Tuberculosis in Children
TB in children represents 5-15% of all TB cases.
Younger children with pulmonary TB rarely cough out sputum as they usually swallow it.
Diagnosis of pulmonary TB by sputum microscopy is therefore very unlikely among smaller children.
Gastric lavage or laryngeal swabs are difficult to carry out.
Bacteriological confirmation is not possible in most cases.
Children will be suspected of having pulmonary TB if they present with fever and/or cough for more than 3 weeks, with or without weight loss or no weight gain.
TB should also be suspected if there is a history of contact with a suspected or diagnosed case of active TB disease in the last 2 yrs.
Diagnosis of TB in children should be based on a combination of clinical presentation, sputum examination (wherever possible), chest X-ray, mantoux test and history of contact.
Intermittent short-course chemotherapy given under direct observation as for adult patients, based on the weight of the children.
For children with TB meningitis on cat I regimen, the 4 drugs used during intensive phase should be H, R,Z and S (instead of HRZE) as ethambutol does not cross the blood brain barrier easily.
Steroids are recommended during the early part of the treatment of TB meningitis, with the doses being tapered off over 6 to 8 weeks.
Asymptomatic children under 6 yrs of age, exposed to a patient with infectious (smear positive) TB from the same household, need to be given 6 months of daily isoniazid (5 mg/kg) as chemoprphylaxis against the disease.
Monitoring & Evaluation
Whenever possible , follow up sputum examination is to be performed with the same frequency as in adults.
Since this may not be possible for the majority of children with pulmonary TB, clinical or symptomatic improvement is to be assessed at the end of the intensive phase of treatment and at the end of the treatment.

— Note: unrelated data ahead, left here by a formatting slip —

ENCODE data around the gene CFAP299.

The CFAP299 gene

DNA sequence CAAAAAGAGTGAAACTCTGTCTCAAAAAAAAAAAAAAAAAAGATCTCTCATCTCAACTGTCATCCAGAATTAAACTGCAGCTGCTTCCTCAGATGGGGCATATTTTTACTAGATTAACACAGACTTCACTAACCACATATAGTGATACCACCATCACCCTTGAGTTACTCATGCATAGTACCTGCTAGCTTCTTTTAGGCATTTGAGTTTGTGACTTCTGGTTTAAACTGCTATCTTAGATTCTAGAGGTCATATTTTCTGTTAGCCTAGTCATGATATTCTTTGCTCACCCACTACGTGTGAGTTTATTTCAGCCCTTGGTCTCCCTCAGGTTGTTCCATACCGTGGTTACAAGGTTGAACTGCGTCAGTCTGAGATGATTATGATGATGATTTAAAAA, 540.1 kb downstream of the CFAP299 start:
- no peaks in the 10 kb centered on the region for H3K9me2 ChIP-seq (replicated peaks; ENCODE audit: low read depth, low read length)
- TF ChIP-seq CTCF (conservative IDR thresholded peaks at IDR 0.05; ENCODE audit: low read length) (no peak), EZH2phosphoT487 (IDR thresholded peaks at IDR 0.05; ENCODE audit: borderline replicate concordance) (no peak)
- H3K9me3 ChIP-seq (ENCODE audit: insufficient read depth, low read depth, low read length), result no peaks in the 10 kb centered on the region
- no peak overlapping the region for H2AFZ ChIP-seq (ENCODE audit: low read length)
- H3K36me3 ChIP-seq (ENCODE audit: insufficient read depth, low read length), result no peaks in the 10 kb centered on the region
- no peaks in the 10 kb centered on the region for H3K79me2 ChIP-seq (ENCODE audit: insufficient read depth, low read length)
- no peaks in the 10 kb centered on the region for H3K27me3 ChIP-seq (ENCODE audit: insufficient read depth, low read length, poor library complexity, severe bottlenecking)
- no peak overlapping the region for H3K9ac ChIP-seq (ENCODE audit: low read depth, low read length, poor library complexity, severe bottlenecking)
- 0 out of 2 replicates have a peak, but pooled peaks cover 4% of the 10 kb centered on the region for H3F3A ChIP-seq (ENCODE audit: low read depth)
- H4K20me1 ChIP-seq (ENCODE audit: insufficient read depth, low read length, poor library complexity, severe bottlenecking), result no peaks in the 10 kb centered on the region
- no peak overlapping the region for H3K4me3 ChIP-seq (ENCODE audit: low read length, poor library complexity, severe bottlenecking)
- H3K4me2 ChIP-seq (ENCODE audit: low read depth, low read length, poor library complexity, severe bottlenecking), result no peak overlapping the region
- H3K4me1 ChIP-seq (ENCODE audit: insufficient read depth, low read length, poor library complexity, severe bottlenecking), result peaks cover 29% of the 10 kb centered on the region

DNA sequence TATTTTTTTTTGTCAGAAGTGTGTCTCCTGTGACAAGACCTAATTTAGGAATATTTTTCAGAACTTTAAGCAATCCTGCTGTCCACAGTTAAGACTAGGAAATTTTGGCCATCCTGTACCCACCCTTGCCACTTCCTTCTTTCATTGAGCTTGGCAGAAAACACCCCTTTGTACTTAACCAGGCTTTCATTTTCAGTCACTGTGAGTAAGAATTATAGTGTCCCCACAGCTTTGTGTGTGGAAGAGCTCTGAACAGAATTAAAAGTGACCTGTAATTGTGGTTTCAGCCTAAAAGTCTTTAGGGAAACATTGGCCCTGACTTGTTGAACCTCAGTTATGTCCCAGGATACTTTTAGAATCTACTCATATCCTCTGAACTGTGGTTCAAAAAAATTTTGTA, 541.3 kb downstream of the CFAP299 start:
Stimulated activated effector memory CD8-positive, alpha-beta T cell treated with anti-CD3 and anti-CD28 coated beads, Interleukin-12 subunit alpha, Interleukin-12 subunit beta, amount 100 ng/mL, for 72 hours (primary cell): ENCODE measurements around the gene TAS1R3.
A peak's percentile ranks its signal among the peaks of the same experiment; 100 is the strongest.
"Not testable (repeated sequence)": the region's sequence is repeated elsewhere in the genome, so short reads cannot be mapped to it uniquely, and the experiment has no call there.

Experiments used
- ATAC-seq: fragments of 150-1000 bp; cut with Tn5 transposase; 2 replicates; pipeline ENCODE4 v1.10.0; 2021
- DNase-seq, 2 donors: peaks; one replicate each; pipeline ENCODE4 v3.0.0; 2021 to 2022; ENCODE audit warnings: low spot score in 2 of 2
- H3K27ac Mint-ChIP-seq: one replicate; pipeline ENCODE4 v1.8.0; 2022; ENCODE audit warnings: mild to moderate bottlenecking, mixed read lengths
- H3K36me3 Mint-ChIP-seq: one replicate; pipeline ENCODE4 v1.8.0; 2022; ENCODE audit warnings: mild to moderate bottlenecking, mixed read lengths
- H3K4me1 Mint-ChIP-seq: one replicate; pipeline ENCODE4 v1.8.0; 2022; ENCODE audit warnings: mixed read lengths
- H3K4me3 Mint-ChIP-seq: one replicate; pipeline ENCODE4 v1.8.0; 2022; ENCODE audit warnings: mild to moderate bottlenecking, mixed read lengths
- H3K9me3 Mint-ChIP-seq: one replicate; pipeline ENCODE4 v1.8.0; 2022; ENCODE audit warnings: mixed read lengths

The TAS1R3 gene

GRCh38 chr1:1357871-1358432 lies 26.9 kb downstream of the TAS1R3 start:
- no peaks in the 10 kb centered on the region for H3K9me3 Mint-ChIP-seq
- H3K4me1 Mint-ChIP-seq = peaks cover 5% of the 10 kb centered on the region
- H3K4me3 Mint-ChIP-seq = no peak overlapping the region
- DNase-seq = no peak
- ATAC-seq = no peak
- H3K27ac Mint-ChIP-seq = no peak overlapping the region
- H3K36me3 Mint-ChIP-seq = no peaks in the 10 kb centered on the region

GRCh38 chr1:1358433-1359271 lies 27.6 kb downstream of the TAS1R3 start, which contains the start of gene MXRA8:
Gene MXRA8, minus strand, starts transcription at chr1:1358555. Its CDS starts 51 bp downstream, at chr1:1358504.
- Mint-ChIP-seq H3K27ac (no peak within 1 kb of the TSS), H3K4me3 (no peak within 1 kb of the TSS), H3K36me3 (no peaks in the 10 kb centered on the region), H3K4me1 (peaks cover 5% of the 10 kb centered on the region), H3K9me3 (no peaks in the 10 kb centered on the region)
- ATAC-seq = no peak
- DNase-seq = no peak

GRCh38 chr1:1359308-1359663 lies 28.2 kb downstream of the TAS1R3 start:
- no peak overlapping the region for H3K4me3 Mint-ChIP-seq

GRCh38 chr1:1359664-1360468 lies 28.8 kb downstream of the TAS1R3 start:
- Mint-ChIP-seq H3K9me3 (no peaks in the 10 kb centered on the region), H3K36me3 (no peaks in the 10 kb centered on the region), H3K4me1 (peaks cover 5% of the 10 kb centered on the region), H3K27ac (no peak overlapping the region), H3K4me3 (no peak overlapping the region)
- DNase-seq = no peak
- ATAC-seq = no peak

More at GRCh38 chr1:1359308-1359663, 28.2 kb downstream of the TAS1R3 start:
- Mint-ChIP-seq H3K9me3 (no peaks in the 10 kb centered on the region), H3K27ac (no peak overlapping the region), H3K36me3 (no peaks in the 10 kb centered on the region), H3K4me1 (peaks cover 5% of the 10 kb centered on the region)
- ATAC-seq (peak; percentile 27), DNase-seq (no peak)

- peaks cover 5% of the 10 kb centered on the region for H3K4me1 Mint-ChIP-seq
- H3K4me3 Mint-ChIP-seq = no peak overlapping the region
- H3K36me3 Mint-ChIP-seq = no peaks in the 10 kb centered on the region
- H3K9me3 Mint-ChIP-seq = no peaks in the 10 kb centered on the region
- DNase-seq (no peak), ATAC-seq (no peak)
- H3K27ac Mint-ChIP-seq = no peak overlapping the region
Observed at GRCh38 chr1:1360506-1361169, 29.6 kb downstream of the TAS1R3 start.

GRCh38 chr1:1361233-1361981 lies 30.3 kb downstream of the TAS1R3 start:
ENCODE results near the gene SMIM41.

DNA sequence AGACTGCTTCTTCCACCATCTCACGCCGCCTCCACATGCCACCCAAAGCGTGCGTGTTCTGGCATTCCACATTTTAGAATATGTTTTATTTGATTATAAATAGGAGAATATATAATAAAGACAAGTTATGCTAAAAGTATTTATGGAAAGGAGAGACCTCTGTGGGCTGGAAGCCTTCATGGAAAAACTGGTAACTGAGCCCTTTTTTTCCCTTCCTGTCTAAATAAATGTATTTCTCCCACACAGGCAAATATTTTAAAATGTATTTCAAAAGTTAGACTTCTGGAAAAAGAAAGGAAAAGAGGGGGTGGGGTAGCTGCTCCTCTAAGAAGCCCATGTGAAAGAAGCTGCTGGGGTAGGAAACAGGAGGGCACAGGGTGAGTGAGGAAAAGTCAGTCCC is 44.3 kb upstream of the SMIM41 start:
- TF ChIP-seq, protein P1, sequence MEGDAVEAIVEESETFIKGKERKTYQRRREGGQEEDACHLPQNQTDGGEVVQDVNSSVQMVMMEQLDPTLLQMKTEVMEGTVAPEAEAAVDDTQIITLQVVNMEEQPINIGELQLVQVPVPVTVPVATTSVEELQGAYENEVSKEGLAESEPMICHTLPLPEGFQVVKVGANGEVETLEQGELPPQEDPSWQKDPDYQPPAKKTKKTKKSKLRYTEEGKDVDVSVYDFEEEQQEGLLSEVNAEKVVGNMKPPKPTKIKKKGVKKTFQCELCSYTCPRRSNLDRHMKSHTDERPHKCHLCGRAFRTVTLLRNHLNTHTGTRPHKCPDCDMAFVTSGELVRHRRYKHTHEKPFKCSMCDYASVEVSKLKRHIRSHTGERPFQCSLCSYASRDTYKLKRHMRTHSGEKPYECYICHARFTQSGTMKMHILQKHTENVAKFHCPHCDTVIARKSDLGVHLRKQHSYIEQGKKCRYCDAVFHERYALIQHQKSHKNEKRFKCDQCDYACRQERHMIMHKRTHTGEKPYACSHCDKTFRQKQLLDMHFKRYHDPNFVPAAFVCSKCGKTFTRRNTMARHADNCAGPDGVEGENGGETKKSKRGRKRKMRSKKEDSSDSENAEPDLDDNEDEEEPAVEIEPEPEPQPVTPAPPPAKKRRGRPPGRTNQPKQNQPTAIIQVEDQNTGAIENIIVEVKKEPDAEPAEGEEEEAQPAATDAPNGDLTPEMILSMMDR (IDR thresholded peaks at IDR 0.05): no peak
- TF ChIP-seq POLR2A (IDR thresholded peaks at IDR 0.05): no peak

Improvement should be judged by absence of fever or cough, a decrease in the size of lymph node(s), weight gain, radiological assessment etc.
Diagnostic Algorithm for Pediatric Tuberculosis
Pulmonary TB Suspect
Fever and/or cough 3 weeks
Loss of wt./No wt. gain
History of contact with suspected or diagnosed case of active TB
Is expectoration present? If yes, examine 3 sputum smears If no, then diagnosed based on a combination of Clinical presentation Chest X-ray Mantoux test History of contact 2 or 3 positives 3 negatives Antibiotics 10-14 days Cough Persists Repeat 3 sputum examinations Sputum positive TB 1 Positive X- Ray Suggestive of TB Negative of TB Non TB Negative 2 or 3 positives X-Rays + Mantoux Sputum Positive TB Suggestive of TB Sputum negative TB
Algorithm for clinical monitoring
Patient on treatment Review at 2 months shows satisfactory response assessed by: - improvement in symptoms - no weight loss and or weight gain Review at 2 months shows non - satisfactory response assessed by - poor or non adherence to treatment - weight loss - worsening of symptoms Follow up clinically Clinical assessment and X-ray at completion of treatment Refer to for assessment (Consider sputum examination) Sputum positive Failure Category II Sputum negative or not available
Extend IP by 1 month
No improvement = Paediatric non-responder
TB treatment in HIV infected patients
All new TB cases known to be HIV positive are classified as seriously ill and treated with category I regimen. The retreatment cases are to be treated with category II regimen.
The HIV positive status should not be mentioned in any RNTCP records.
Routine HIV testing of all TB suspected patients is NOT the national policy.
Treatment interruption, due to higher occurrence of adverse drug reactions or intercurrent opportunistic infections, could also lead to an increased risk of relapse of TB.
The current recommendations on ART are to use a triple drug combination. A combination of stavudine/zidovudine plus lamivudine plus Efavirenz/Nevirapine is usually used.
Co-administration of Rifampicin with any of the protease inhibitors or non-nucleoside reverse transcriptase inhibitors should be avoided as Rifampicin induces cytochrome P450 and substantially decrease blood levels of these antiretroviral drugs.
In TB patients co-infected with HIV, TB treatment should be completed prior to starting ART, unless there is a high risk of HIV disease progression and death during the period of TB treatment (i.e. a CD4 count <200/cmm or the presence of disseminated TB)
RNTCP diagnosis and treatment strategies are based on scientific evidence
It is consistent with international WHO guidelines
It is consistent with International Standards of TB Care
Well documented and good RNTCP treatment outcomes in millions of patients supports the soundness of the treatment strategies